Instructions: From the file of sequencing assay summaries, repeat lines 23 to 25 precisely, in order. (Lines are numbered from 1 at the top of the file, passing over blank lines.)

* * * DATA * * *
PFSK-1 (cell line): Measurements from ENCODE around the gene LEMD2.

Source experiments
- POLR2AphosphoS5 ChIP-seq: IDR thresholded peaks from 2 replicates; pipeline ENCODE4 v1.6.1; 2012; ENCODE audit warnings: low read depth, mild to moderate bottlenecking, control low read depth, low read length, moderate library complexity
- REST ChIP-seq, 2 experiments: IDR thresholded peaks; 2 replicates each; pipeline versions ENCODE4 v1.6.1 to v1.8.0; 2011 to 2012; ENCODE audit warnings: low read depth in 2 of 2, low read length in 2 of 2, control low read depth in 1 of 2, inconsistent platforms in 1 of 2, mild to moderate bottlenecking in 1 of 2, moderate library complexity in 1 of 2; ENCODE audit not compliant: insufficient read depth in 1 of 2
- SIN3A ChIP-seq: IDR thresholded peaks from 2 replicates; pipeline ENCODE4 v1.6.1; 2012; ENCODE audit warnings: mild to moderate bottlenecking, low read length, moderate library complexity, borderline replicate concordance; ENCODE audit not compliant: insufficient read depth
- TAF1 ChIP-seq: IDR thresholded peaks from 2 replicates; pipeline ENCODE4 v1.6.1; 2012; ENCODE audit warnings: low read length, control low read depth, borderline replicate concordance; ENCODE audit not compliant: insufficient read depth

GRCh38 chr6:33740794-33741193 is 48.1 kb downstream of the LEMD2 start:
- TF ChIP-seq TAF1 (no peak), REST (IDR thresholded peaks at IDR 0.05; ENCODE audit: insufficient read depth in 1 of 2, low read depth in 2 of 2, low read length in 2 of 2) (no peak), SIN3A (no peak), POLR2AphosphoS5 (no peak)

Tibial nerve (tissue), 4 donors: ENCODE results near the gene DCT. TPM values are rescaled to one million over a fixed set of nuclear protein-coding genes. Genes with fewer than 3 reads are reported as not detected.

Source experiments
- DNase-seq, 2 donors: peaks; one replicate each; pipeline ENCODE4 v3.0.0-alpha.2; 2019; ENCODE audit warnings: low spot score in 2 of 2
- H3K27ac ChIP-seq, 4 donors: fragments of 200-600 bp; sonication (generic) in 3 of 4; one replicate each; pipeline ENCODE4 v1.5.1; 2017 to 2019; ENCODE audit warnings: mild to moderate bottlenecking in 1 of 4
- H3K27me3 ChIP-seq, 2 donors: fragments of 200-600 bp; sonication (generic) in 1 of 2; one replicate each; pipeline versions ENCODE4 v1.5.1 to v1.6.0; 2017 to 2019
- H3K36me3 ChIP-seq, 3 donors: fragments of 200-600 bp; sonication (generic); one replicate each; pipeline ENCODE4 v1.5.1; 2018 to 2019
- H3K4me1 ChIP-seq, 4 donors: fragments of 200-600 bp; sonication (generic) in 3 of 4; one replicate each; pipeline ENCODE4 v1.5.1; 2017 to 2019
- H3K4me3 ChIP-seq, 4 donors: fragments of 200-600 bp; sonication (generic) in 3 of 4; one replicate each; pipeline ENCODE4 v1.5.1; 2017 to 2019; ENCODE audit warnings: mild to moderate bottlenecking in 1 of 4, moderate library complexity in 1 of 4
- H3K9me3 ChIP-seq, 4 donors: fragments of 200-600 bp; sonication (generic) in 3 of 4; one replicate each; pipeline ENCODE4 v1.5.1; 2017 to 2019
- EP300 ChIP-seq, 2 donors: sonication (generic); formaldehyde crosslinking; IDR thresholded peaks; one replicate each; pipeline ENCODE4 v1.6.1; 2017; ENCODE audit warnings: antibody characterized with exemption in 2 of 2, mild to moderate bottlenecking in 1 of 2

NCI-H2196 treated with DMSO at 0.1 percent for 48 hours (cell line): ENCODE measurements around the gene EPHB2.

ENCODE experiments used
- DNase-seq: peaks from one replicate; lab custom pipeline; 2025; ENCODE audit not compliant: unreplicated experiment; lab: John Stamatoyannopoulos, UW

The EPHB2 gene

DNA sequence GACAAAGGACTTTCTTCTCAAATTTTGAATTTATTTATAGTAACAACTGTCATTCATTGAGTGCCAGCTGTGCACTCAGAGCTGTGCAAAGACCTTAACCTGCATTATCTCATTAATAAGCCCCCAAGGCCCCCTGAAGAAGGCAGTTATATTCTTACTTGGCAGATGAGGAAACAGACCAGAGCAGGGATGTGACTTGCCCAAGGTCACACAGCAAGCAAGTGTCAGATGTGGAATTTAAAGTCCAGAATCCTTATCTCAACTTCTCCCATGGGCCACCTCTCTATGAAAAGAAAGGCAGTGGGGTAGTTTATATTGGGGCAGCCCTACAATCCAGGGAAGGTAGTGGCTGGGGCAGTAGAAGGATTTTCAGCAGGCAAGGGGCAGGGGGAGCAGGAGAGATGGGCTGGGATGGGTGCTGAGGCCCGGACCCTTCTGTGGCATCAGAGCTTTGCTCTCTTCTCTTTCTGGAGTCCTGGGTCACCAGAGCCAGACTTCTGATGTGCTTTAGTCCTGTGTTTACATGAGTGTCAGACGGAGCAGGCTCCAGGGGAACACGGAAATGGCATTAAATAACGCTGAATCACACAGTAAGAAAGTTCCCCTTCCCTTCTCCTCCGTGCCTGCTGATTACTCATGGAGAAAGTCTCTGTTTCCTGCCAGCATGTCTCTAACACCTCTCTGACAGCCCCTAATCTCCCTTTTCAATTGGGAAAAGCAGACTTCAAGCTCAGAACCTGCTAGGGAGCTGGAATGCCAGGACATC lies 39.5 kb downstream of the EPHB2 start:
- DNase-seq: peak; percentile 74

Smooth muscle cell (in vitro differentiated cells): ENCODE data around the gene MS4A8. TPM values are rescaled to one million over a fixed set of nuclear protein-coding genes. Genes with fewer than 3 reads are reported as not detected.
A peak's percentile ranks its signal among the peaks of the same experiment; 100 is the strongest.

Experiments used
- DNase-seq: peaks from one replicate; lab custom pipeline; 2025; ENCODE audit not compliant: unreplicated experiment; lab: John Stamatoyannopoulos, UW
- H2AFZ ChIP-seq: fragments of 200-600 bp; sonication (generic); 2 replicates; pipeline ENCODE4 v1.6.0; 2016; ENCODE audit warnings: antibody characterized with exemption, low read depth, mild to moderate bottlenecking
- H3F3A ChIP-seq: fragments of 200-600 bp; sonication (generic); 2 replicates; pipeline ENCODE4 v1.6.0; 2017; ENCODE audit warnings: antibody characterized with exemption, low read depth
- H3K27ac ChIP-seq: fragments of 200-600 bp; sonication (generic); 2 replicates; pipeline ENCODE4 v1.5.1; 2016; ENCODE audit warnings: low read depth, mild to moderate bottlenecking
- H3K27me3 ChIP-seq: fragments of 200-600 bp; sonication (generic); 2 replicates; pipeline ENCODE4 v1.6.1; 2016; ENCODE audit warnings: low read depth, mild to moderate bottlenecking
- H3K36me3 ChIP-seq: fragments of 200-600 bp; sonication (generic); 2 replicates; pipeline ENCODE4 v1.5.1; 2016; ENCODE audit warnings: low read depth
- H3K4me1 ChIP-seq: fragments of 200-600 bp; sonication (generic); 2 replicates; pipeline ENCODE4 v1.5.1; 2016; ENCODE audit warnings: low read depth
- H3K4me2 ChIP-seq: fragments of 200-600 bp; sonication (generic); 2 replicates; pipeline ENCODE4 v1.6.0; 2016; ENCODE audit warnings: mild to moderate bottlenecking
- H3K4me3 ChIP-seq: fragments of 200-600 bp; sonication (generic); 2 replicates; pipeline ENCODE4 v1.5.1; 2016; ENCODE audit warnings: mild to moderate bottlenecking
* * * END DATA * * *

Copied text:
DNA sequence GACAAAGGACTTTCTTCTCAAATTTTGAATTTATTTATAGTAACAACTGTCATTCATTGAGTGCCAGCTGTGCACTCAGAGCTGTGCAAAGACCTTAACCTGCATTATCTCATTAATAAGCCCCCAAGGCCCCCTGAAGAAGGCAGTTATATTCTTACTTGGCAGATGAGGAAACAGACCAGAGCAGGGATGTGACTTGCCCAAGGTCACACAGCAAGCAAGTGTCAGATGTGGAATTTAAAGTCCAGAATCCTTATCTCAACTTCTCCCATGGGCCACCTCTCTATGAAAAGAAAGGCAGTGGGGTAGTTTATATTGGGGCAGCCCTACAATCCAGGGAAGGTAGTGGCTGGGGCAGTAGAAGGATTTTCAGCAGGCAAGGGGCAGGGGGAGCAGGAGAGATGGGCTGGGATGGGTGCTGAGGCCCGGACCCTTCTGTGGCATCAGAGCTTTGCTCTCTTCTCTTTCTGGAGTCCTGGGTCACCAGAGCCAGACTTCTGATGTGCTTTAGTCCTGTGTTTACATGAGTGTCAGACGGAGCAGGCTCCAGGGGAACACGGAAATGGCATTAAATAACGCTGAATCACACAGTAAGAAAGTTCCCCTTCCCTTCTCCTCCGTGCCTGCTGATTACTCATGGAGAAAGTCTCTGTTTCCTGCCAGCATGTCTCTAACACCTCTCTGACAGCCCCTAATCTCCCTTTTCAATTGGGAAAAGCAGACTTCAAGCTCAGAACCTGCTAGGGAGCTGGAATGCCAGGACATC lies 39.5 kb downstream of the EPHB2 start:
- DNase-seq: peak; percentile 74

Smooth muscle cell (in vitro differentiated cells): ENCODE data around the gene MS4A8. TPM values are rescaled to one million over a fixed set of nuclear protein-coding genes. Genes with fewer than 3 reads are reported as not detected.